Turned wood vessels.
The question most often asked as people marvel over Galen Carpenter's work is "Are they wood?" Galen is modest about the wooden vessels he makes in his Sedona workshop. He envisions form, color and wood grain all interacting while making these eye-catching, one-of-a-kind, art pieces. His work has been described as having the formal purity of classical pottery and the sophistication of fine furniture.
Carpenter, a self-taught turner, combines different woods cut into segments and laminated in such a way that the turning process exposes striking geometric patterns. His palette incorporates turquoise, coral, bone, antler, and epoxy, along with domestic and exotic woods.
Although a vessel shape may be repeated, he never duplicates any piece exactly, and he is always devising new forms and wood combinations. Many times he draws his creative inspiration from the colors of the woods, other times the forms themselves. All of his pieces have walls of approximately one-eighth of an inch. He admits to an occasional puncture. Each segment is planned on the drawing board, then precision cut and laminated. It takes a great deal of time to make each segment.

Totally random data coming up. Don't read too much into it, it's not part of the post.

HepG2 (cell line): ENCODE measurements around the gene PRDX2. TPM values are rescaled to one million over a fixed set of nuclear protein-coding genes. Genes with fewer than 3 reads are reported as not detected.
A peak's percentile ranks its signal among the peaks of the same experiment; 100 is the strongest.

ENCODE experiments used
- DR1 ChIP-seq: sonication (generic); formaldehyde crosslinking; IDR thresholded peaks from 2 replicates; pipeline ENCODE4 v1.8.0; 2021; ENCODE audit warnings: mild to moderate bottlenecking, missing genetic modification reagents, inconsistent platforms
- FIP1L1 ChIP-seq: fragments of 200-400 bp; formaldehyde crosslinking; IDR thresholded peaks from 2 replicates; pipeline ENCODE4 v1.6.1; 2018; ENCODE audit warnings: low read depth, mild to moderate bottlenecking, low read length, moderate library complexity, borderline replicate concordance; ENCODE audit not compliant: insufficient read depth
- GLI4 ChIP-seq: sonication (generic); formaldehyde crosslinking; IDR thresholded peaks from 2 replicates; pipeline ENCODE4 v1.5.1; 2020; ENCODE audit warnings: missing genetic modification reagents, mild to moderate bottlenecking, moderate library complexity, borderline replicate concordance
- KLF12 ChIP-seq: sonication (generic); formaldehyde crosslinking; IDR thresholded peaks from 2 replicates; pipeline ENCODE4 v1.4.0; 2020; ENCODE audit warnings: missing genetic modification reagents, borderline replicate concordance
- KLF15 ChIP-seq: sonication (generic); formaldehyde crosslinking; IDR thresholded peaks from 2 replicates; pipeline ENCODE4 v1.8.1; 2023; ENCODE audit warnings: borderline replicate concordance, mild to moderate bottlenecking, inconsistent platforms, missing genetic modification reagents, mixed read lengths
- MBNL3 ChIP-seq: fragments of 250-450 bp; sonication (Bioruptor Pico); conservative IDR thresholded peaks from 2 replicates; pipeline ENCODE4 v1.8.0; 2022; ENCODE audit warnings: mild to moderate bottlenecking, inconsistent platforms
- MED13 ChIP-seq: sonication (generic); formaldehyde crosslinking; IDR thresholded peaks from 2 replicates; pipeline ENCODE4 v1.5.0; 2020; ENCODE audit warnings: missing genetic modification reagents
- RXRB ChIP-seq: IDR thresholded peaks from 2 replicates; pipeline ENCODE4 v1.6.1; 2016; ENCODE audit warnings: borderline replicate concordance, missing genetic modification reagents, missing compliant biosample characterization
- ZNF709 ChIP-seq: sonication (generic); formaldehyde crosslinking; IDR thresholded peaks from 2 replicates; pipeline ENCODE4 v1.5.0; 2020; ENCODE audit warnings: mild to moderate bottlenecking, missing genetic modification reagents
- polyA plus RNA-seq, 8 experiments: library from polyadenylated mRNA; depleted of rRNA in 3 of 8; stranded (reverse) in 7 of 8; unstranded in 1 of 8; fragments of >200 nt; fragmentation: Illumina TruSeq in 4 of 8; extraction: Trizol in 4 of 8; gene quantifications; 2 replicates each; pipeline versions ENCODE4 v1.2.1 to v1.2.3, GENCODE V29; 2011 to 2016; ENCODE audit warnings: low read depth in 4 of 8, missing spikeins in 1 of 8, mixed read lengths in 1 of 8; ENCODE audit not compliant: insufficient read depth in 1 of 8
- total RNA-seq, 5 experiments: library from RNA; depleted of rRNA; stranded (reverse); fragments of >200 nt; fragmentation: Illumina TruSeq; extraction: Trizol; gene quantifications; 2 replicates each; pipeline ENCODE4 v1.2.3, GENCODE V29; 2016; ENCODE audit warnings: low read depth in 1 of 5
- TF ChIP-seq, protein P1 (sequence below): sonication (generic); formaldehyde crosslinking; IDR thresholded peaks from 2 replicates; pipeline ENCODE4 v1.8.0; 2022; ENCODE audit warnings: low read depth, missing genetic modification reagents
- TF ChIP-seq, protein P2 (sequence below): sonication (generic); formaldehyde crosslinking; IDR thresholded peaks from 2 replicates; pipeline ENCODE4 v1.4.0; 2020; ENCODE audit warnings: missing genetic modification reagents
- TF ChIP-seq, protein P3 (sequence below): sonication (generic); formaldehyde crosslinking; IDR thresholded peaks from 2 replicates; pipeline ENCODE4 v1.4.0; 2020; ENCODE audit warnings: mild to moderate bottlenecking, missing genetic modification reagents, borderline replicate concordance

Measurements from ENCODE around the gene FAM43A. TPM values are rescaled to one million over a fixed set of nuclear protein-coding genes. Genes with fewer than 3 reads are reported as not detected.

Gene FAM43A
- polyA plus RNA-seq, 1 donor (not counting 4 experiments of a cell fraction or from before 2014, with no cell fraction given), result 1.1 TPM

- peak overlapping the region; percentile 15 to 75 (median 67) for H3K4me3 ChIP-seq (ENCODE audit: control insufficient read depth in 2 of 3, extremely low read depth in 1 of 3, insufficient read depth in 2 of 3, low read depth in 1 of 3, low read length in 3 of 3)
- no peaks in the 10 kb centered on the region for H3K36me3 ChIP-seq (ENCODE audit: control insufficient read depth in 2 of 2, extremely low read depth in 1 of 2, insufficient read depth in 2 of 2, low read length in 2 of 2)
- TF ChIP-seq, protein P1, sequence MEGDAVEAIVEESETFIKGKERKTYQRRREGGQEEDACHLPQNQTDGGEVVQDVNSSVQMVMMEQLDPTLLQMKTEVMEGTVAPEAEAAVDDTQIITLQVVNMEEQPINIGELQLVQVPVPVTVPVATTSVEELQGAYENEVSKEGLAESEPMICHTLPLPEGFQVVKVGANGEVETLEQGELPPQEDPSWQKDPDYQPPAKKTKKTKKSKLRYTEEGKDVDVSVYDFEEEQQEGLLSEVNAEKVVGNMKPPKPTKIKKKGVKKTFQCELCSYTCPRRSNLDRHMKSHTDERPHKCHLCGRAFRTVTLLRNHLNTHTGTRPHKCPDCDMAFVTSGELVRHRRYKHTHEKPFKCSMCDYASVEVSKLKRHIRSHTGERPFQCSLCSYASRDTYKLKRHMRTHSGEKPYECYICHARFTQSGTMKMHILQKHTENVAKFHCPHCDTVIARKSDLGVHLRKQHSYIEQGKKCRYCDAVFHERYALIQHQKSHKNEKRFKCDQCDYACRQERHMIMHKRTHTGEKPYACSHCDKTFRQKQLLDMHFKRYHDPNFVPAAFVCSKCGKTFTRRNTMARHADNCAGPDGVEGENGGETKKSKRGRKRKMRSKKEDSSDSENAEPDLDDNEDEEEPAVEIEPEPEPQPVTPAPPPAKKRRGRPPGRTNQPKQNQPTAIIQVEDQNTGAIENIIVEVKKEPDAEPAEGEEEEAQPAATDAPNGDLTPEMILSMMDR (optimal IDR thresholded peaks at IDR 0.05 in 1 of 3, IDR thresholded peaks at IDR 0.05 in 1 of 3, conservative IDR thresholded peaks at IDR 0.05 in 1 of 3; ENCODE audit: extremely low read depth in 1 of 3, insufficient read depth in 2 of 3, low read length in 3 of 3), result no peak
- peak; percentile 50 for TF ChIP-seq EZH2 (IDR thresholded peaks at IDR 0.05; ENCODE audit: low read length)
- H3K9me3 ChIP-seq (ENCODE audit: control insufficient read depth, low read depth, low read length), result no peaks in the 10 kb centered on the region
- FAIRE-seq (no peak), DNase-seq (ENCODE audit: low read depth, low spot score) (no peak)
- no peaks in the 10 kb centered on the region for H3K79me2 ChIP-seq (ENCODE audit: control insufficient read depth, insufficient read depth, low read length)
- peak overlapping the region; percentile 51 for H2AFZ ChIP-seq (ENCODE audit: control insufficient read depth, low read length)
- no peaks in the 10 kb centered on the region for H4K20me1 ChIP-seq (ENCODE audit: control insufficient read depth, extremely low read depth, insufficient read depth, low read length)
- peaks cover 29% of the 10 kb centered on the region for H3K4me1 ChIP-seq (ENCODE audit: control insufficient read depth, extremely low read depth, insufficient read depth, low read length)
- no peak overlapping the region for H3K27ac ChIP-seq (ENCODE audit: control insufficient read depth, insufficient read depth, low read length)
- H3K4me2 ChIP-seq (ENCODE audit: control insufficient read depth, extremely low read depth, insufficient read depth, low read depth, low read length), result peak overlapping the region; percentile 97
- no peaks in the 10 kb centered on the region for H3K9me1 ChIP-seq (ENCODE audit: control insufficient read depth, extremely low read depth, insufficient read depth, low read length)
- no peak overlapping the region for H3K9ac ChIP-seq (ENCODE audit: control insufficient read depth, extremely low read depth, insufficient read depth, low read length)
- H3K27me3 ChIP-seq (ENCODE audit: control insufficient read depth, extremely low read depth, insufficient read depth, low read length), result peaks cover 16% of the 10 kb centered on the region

Born in a small Kansas town, Galen spent most of his life in rural areas where quality of workmanship is expected. His belief that each piece is his best effort limits his output to about 120 signed and numbered vessels per year. An elegant synthesis of technical skill, natural beauty, sophisticated design, and Carpenter's obvious affinity for his medium, has created a demand for the vessels since he first began making them. In the intervening years they have found their way into many prestigious galleries and private collections across the country.